Seed saved from collard plants 100+ years

nctom(8 nc)June 18, 2005

Hello all,

I hope this isn't the silliest thing you've ever read.

My wifes Grandmother has been saving seed from collard plants that her husbands mother originally planted some 100+ years ago.

Each year she leaves 2 plants in the ground for seed.

Just curious as if this qualifies them as heirloom seed or if there is even such a collard seed.

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jimster(z7a MA)

If that's not an heirloom, nothing is. If it doesn't have a name, give it your wife's family name or the name of the first person known to have grown it. Aunt Lucy's Collard or Grandma Jones' Collard or something like that.

I presume it is a good collard, since it has been worth saving all that time. If so, offer it to some other gardeners so it will be kept going.

Jim

    Bookmark   June 18, 2005 at 4:29PM
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gardenlad(6b KY)

North Carolina seems to be a hotbed of heirloom collards.

I'm growing one of them, myself, this year that a friend sent me. It's called "Old Time Cabbage Head Collard." Supposedly it can be grown as a perennial by following certain procedures---which I certainly intend doing.

    Bookmark   June 18, 2005 at 5:26PM
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nctom(8 nc)

Thank you both. I've grown up with collards so I am surprised that they can be "special". If its just as easy as you said to name and claim, then heirloom seed they are. I'm going to talk some more with my wife's Grandma and get as much info as I can. They will have a name that honors the effort and deligence of her family.

I certainly agree that the best way to keep them going is to pass them along to people with an interest in preserving seed.

Thanks for replying.

    Bookmark   June 18, 2005 at 9:50PM
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gardenlad(6b KY)

Very often things come down to us just that way, Tom. At one time it may have had an "official" name. But the folks growing and saving it don't remember what it was. Sometimes, however, they do.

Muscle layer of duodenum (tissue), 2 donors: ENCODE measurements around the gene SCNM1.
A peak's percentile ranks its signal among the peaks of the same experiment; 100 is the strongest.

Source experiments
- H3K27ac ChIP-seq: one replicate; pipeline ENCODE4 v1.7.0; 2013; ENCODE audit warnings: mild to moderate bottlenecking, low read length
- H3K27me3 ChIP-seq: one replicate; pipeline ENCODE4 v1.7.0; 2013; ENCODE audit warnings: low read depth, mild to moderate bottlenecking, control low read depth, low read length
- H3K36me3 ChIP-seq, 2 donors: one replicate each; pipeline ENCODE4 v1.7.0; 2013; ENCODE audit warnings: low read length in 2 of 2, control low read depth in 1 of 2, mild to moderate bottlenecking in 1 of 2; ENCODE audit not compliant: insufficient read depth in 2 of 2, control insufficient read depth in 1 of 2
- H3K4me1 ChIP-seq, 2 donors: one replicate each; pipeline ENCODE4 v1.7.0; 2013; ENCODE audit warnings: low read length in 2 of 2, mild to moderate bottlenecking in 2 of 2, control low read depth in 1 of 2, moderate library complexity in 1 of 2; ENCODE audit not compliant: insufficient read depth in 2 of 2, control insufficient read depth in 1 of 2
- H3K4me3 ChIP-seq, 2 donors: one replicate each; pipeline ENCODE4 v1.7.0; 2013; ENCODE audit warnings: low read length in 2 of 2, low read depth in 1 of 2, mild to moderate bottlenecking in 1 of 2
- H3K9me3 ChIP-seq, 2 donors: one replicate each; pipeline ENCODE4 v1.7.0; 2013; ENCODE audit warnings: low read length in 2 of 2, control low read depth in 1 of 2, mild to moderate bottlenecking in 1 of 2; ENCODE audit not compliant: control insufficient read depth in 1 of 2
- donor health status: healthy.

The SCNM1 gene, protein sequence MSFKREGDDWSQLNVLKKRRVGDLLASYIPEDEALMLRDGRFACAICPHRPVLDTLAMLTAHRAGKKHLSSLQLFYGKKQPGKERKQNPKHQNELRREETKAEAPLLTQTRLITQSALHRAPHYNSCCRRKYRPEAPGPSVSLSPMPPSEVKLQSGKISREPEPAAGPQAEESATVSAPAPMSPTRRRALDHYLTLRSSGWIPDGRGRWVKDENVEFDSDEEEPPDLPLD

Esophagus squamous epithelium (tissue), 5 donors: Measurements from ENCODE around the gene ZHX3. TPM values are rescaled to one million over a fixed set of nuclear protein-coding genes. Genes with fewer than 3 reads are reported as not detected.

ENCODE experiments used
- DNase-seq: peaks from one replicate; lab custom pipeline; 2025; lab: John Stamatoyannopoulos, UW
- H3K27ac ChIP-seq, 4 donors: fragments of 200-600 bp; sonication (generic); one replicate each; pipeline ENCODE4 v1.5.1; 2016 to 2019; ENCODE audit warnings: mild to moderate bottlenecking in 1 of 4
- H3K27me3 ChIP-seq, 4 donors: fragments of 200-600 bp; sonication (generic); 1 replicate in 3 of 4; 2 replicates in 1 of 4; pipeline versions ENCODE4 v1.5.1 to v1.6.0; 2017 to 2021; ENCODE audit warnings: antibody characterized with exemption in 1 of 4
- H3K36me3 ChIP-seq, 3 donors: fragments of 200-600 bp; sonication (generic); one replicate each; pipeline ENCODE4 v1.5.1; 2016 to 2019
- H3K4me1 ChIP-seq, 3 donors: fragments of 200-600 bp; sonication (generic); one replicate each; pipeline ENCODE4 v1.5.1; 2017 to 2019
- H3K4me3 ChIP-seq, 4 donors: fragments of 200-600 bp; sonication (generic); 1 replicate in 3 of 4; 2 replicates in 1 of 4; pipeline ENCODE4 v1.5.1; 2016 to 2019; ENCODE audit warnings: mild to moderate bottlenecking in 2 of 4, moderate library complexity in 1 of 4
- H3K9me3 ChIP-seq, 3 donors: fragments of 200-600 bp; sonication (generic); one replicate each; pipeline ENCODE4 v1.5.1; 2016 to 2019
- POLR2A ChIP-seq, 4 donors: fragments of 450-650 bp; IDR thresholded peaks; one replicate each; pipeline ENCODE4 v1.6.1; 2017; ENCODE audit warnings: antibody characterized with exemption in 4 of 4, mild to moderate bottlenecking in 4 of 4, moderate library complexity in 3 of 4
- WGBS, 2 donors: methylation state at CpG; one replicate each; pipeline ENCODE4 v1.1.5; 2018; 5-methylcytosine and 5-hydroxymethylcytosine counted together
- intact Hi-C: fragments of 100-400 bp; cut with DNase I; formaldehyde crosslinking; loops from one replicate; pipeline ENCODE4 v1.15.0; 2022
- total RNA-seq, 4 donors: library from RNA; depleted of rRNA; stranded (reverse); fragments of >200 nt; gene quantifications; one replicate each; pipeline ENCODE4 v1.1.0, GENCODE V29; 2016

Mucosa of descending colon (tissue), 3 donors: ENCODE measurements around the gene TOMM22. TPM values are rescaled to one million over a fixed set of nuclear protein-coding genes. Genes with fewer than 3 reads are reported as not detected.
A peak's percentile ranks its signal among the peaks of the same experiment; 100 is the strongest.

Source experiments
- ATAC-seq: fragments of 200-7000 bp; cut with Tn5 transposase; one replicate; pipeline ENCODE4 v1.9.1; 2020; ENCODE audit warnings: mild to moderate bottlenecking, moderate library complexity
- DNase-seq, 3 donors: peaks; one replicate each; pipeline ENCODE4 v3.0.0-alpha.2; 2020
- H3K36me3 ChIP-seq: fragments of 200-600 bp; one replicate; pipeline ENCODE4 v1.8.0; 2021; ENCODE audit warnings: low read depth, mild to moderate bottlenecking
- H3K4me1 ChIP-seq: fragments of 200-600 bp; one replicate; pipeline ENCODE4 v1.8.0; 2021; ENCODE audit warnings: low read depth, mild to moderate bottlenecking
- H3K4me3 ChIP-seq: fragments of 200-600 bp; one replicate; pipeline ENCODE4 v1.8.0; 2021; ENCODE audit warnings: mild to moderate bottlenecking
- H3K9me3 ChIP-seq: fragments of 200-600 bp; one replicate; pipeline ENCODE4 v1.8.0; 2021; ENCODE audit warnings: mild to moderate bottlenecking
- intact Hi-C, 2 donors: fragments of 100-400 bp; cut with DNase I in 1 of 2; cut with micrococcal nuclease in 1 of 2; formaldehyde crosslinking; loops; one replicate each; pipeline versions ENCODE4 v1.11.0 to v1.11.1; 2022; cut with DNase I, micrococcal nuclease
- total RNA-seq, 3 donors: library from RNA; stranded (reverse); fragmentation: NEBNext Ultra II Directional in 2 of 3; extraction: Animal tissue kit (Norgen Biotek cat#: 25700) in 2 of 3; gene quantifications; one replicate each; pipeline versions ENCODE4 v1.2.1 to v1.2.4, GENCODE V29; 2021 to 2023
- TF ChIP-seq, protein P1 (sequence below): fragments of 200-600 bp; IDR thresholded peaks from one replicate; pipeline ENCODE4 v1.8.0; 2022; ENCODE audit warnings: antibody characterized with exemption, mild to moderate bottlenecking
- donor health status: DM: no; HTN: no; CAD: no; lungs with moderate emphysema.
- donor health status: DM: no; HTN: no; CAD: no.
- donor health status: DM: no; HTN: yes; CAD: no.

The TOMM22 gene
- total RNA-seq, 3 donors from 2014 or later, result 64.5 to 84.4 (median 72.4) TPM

Get as much info as you can from your wife's granny. How long it's been in the family, who grew it and where, etc. Saving this information can be as important as saving the variety itself.

>I certainly agree that the best way to keep them going is to pass them along to people with an interest in preserving seed. Too right, Tom. That's one of the reasons AHSC (Appalachian Heirloom Seed Conservancy) started its Living Seed Bank project. The best way of preserving a variety is to assure that somebody (hopefully, several somebodies) somewhere is growing it every year.

For your own seed saving efforts, make sure to set aside at least two year's worth of seed. That way, if there's a crop failure for any reason, you still have enough stock to start over the following season.

    Bookmark   June 19, 2005 at 8:39AM
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hamlettaz

Can someone tell me how I will know what the seed is on the plant after the yellow flower blooms?

    Bookmark   March 28, 2008 at 7:08PM
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jimster(z7a MA)

It will be quite apparent when the seed pods form. In place of each individual flower a pod will form. The pod will be more or less like a pea pod, but tiny. The width of the pod will be just enough to contain one row of seeds. It will be an inch and a half long, or thereabouts. There will be lots of pods!

The pods will be green at first. Then, as they ripen, they will turn straw colored and start to dry. Keep checking to see when the seeds are dark colored and the pods are crisp. Then harvest them before they split open and scatter the seeds.

Have fun.

Jim

    Bookmark   March 29, 2008 at 2:46PM
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